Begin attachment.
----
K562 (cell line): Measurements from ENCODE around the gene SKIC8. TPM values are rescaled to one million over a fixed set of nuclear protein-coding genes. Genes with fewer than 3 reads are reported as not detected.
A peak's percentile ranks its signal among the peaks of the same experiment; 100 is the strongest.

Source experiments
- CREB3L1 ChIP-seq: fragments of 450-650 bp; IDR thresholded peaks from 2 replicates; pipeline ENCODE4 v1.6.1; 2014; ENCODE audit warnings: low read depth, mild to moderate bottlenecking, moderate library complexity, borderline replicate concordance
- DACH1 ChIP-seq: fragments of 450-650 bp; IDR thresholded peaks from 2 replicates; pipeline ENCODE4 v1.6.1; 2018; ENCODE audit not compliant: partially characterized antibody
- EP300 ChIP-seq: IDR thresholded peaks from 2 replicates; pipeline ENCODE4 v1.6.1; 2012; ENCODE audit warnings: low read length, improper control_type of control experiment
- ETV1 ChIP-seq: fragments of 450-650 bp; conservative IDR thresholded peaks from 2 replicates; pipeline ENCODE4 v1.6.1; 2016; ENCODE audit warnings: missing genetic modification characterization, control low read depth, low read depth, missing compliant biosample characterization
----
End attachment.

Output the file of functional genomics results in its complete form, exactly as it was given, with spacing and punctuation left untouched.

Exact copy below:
K562 (cell line): Measurements from ENCODE around the gene SKIC8. TPM values are rescaled to one million over a fixed set of nuclear protein-coding genes. Genes with fewer than 3 reads are reported as not detected.
A peak's percentile ranks its signal among the peaks of the same experiment; 100 is the strongest.

Source experiments
- CREB3L1 ChIP-seq: fragments of 450-650 bp; IDR thresholded peaks from 2 replicates; pipeline ENCODE4 v1.6.1; 2014; ENCODE audit warnings: low read depth, mild to moderate bottlenecking, moderate library complexity, borderline replicate concordance
- DACH1 ChIP-seq: fragments of 450-650 bp; IDR thresholded peaks from 2 replicates; pipeline ENCODE4 v1.6.1; 2018; ENCODE audit not compliant: partially characterized antibody
- EP300 ChIP-seq: IDR thresholded peaks from 2 replicates; pipeline ENCODE4 v1.6.1; 2012; ENCODE audit warnings: low read length, improper control_type of control experiment
- ETV1 ChIP-seq: fragments of 450-650 bp; conservative IDR thresholded peaks from 2 replicates; pipeline ENCODE4 v1.6.1; 2016; ENCODE audit warnings: missing genetic modification characterization, control low read depth, low read depth, missing compliant biosample characterization